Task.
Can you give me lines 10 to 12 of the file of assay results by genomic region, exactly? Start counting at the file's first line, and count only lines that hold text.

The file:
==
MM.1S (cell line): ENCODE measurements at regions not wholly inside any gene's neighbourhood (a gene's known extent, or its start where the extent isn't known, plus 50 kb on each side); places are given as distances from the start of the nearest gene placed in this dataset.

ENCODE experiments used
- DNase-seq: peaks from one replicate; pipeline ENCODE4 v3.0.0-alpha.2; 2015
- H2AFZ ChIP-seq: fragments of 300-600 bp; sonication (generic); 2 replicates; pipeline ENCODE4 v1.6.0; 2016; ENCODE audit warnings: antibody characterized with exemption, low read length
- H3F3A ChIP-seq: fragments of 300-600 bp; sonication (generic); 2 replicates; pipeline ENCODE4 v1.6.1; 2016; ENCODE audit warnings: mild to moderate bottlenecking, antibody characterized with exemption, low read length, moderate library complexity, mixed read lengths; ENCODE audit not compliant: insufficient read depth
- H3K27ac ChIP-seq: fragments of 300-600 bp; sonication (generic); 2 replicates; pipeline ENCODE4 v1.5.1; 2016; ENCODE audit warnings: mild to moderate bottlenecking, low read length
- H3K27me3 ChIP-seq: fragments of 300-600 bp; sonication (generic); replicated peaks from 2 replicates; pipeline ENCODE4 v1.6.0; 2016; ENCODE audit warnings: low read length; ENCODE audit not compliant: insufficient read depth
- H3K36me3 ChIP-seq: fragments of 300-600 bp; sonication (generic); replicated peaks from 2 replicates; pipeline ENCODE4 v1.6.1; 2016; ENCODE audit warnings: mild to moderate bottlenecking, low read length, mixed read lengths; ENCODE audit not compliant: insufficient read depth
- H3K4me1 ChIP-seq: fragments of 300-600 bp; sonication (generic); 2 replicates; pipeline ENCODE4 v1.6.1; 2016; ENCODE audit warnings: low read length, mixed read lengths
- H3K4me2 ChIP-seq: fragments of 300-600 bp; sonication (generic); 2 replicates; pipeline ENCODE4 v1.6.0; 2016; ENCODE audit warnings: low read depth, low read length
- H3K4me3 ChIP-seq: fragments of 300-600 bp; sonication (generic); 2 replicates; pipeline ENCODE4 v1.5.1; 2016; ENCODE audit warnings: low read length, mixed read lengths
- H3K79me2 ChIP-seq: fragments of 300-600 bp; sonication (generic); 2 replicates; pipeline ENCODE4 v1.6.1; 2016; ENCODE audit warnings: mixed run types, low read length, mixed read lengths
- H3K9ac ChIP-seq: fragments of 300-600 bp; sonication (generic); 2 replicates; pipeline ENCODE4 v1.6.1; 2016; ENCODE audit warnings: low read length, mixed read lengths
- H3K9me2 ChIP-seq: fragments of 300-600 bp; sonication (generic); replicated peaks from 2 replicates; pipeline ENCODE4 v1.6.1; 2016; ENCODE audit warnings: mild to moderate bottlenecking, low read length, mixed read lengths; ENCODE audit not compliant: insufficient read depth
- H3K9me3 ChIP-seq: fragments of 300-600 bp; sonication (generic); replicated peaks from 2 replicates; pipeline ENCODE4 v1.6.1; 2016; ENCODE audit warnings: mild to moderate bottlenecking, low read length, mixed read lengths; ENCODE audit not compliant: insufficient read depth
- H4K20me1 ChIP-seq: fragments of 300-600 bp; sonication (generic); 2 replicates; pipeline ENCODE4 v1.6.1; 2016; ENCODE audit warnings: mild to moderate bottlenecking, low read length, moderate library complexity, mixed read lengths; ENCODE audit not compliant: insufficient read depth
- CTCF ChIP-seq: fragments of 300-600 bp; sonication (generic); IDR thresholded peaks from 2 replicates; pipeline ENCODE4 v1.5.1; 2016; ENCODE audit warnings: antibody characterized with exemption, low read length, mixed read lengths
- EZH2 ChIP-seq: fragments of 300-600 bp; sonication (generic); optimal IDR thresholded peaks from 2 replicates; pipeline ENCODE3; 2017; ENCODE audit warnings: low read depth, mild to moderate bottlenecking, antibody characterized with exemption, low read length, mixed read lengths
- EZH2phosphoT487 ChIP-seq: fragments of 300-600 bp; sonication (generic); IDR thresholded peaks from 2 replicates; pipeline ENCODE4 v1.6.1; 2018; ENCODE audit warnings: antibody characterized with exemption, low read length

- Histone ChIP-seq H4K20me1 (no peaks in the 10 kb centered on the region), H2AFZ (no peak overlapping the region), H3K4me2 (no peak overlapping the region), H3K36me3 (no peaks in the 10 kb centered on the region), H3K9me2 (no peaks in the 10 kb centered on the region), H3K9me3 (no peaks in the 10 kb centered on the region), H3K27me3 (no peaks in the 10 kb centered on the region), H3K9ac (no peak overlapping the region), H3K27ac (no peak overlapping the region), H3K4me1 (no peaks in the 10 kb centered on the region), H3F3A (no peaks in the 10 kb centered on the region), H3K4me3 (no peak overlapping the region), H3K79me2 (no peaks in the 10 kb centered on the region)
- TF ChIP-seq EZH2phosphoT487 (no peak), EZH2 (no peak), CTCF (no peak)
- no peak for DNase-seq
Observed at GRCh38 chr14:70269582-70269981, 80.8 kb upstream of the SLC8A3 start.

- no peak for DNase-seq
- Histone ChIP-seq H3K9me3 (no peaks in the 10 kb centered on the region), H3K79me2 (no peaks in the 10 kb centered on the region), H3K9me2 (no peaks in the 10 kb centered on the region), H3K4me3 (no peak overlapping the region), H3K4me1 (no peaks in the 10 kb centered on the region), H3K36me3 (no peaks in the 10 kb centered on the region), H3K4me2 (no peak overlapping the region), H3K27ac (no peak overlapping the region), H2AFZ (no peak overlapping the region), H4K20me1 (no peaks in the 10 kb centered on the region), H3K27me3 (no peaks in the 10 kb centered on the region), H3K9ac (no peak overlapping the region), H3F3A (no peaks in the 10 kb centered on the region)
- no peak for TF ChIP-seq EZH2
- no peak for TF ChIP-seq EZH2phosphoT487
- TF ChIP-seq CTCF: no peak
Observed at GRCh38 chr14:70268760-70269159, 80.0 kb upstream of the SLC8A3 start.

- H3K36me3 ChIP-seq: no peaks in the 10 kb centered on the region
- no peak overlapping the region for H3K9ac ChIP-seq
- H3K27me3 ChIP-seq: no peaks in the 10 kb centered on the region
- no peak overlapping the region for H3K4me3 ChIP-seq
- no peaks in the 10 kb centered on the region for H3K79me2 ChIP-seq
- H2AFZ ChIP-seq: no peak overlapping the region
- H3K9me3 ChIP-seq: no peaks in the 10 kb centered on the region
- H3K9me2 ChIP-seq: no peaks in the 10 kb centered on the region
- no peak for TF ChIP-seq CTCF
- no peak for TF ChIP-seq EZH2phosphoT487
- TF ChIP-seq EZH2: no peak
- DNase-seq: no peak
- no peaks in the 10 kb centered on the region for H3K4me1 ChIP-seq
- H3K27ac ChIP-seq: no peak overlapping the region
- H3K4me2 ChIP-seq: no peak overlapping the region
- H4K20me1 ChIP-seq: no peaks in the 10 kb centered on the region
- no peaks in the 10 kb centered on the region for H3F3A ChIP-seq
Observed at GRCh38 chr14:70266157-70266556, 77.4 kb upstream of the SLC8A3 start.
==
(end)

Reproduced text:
- H3K4me2 ChIP-seq: fragments of 300-600 bp; sonication (generic); 2 replicates; pipeline ENCODE4 v1.6.0; 2016; ENCODE audit warnings: low read depth, low read length
- H3K4me3 ChIP-seq: fragments of 300-600 bp; sonication (generic); 2 replicates; pipeline ENCODE4 v1.5.1; 2016; ENCODE audit warnings: low read length, mixed read lengths
- H3K79me2 ChIP-seq: fragments of 300-600 bp; sonication (generic); 2 replicates; pipeline ENCODE4 v1.6.1; 2016; ENCODE audit warnings: mixed run types, low read length, mixed read lengths